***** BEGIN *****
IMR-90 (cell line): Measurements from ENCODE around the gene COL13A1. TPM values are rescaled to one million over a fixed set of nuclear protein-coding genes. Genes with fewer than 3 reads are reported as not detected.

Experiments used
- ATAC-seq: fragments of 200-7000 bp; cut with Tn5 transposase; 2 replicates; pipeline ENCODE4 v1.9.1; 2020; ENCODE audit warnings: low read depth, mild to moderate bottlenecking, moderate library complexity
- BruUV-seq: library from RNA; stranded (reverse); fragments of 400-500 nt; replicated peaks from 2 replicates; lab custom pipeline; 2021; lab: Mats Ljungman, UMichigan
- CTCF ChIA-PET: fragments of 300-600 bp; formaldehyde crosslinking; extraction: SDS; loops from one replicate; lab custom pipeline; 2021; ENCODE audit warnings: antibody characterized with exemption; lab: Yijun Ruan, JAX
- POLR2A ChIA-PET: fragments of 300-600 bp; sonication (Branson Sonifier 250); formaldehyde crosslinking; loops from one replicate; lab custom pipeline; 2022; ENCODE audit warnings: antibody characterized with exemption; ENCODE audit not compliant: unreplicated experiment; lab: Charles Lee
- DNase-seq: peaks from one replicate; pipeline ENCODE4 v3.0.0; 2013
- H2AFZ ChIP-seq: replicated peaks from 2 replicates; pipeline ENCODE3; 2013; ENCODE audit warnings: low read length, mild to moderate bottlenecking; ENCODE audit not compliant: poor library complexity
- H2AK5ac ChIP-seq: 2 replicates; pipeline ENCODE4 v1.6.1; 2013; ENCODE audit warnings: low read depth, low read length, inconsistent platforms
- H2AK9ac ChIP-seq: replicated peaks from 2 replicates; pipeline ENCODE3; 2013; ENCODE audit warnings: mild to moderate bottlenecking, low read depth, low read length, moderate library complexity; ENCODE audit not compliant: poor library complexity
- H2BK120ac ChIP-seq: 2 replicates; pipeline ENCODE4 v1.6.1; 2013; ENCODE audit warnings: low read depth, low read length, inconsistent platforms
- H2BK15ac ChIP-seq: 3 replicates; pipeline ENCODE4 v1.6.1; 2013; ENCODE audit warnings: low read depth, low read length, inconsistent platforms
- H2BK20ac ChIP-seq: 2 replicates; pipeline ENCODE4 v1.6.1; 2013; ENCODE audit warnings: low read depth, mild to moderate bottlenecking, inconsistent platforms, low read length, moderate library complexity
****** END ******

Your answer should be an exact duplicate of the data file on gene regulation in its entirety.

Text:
IMR-90 (cell line): Measurements from ENCODE around the gene COL13A1. TPM values are rescaled to one million over a fixed set of nuclear protein-coding genes. Genes with fewer than 3 reads are reported as not detected.

Experiments used
- ATAC-seq: fragments of 200-7000 bp; cut with Tn5 transposase; 2 replicates; pipeline ENCODE4 v1.9.1; 2020; ENCODE audit warnings: low read depth, mild to moderate bottlenecking, moderate library complexity
- BruUV-seq: library from RNA; stranded (reverse); fragments of 400-500 nt; replicated peaks from 2 replicates; lab custom pipeline; 2021; lab: Mats Ljungman, UMichigan
- CTCF ChIA-PET: fragments of 300-600 bp; formaldehyde crosslinking; extraction: SDS; loops from one replicate; lab custom pipeline; 2021; ENCODE audit warnings: antibody characterized with exemption; lab: Yijun Ruan, JAX
- POLR2A ChIA-PET: fragments of 300-600 bp; sonication (Branson Sonifier 250); formaldehyde crosslinking; loops from one replicate; lab custom pipeline; 2022; ENCODE audit warnings: antibody characterized with exemption; ENCODE audit not compliant: unreplicated experiment; lab: Charles Lee
- DNase-seq: peaks from one replicate; pipeline ENCODE4 v3.0.0; 2013
- H2AFZ ChIP-seq: replicated peaks from 2 replicates; pipeline ENCODE3; 2013; ENCODE audit warnings: low read length, mild to moderate bottlenecking; ENCODE audit not compliant: poor library complexity
- H2AK5ac ChIP-seq: 2 replicates; pipeline ENCODE4 v1.6.1; 2013; ENCODE audit warnings: low read depth, low read length, inconsistent platforms
- H2AK9ac ChIP-seq: replicated peaks from 2 replicates; pipeline ENCODE3; 2013; ENCODE audit warnings: mild to moderate bottlenecking, low read depth, low read length, moderate library complexity; ENCODE audit not compliant: poor library complexity
- H2BK120ac ChIP-seq: 2 replicates; pipeline ENCODE4 v1.6.1; 2013; ENCODE audit warnings: low read depth, low read length, inconsistent platforms
- H2BK15ac ChIP-seq: 3 replicates; pipeline ENCODE4 v1.6.1; 2013; ENCODE audit warnings: low read depth, low read length, inconsistent platforms
- H2BK20ac ChIP-seq: 2 replicates; pipeline ENCODE4 v1.6.1; 2013; ENCODE audit warnings: low read depth, mild to moderate bottlenecking, inconsistent platforms, low read length, moderate library complexity